Presidential Task Force Discards "Commonwealth" As An Option… Republican Party Continues To Accept Statehood As An Option... DC GOP Presses National Party On Democratic Rights…

August 27, 2004
Copyright © 2004 THE PUERTO RICO HERALD. All Rights Reserved.

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Presidential Task Force Discards "Commonwealth" As An Option

Members of the President’s Task Force on Puerto Rico’s Status indicated that they do not agree with the status visions of Puerto Rico’s "commonwealth" party during a quiet visit to the Commonwealth this past week.

Task Force members told insular mayors that the territory’s options were to become a U.S. State, a sovereign nation, or remain a U.S. possession.

The current leadership of the "commonwealth" party, headed by Resident Commissioner and gubernatorial candidate Anibal Acevedo Vila, contends that Puerto Rico is a "commonwealth" and not a territory as the U.S. Government believes. It also asserts that the Commonwealth can become a nation to which the U.S. is permanently bound.

Neither the U.S. nor Puerto Rico would be sovereign nations if they were ‘nations’ permanently bound to one another. National sovereignty means that a political jurisdiction has full powers of self-government, including the power to enter into and end relationships with other sovereign nations.

Under Acevedo’s vision of "commonwealth", the Commonwealth would be able to veto the application of U.S. laws and enter into agreements with foreign countries that require national sovereignty. Additionally, the U.S. would continue to grant citizenship to people born in Puerto Rico, all current program assistance to Puerto Ricans, and other benefits.

Acevedo’s proposal has been rejected by the U.S. executive branch of government during the Clinton Administration as well as by members of Congress but the Bush Administration’s Status Task Force has previously said that it would re-evaluate the proposal. The statements this week of Task Force members made it clear that they do not accept the basic premises of Acevedo’s status views.

Unclear from the meetings -- as from previous Bush Administration statements --is whether the Task Force recognizes ‘free association’ as an option for the territory. Under free association, two sovereign nations enter into a very close relationship in which one nation lets the other exercise some of its sovereign powers on the condition that the nation loaning the powers can reclaim them.

The Clinton Administration recognized free association as an option for Puerto Rico. International law also recognizes it as an option for territories that become sovereign nations.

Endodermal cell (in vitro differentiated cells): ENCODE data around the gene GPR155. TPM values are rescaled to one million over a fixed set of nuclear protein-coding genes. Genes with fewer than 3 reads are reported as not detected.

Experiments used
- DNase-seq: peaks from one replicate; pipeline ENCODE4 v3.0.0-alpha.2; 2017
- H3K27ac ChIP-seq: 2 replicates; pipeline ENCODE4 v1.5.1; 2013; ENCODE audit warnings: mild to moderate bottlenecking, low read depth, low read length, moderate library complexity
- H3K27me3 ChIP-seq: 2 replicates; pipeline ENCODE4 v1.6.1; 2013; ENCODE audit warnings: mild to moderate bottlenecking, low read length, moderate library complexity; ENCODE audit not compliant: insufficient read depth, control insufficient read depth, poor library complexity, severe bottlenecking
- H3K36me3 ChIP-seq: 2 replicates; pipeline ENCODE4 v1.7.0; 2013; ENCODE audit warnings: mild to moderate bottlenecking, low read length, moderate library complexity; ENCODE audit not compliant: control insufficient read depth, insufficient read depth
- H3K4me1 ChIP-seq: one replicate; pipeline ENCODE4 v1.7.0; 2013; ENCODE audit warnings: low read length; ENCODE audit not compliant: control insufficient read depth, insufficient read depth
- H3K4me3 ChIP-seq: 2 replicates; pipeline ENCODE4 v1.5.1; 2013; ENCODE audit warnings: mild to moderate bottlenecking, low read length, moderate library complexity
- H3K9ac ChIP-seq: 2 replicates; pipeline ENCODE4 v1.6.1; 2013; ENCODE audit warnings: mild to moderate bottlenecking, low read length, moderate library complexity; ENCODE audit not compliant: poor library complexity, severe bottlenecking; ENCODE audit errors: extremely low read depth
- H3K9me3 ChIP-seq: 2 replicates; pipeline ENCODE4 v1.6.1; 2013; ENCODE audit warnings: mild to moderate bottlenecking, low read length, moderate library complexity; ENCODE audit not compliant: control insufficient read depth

Acevedo rejects free association as an option for Puerto Rico because U.S. policy would discontinue the granting of citizenship in a ‘freely associated state.’

The Task Force meetings were conducted by Ruben Barrales, Co-Chair of the Task Force and Bush’s chief aide on Puerto Rico matters. They were held with several of Puerto Rico’s leading mayors, including mayors who are members of the "commonwealth" party as well as the statehood party. Other members of the Task Force were also present.

Barrales most recently expressed the hope that Puerto Rico would become a U.S. State. He has previously said that President Bush supports Puerto Ricans choosing the territory’s ultimate status between U.S. Statehood and independence.

Republican Party Continues To Accept Statehood As An Option

The Republican National Convention’s Platform Committee this past week retained language from the 2000 GOP Platform that supports statehood as an option for Puerto Rico’s ultimate status.

The language was included in the draft platform prepared by aides to President Bush. It was approved in a Committee meeting in New York City in advance of this coming week’s presidential nominating convention. The Platform is to be approved by the convention Monday night.

The language states that U.S. Statehood is a right of Puerto Ricans as U.S. citizens and the Puerto Rico should be made a State after Puerto Ricans vote for the status. It also states that referenda should be conducted periodically under federal or local law.

Continued status as a U.S. territory is the one other status anticipated by the language. It stated, however, that the U.S. Congress could also define "constitutionally valid" options under which Puerto Rico would have a permanent status and no longer be a U.S. territory and Puerto Ricans would have equal voting representation in their national government.

Independence and free association are the recognized statuses that would qualify if the statuses were determined by the Congress to be options. Congress would also have to determine that Resident Commissioner Acevedo’s "commonwealth" is a possibility in order for it to be an option. To date, federal officials have said that the proposal would not be constitutional as well as that it is not desired by the U.S. Government.

The only change made to the 2000 Platform was to add "non-territorial" to the text description of the options that Congress might define. The addition was described as a clarifying amendment by Puerto Rico Republicans because it did not change the meaning of the Platform language. The other criteria for options that Congress might define already excluded U.S. territory status as a permanent option.

Puerto Rico Republicans had hoped that the Platform would be stronger than the Democratic Party’s Platform but they could not convince Bush aides to accept such language. In particular, Puerto Rican Republicans wanted to eliminate continued U.S. territory status as an option. The Democratic Platform also includes U.S. territory status as an interim option for Puerto Rico.

The Democratic Platform is much stronger, however, in that it pledges the President and the Congress to clarify options for Puerto Rico that would provide voting representation in Puerto Rico’s national government and permanence, and meet the requirements of the U.S. Constitution and it pledges to support Puerto Ricans’ choice among such options.

The Republican Platform, by contrast, does not commit to any federal action on the issue, either in enabling a choice or defining options other than U.S. Statehood.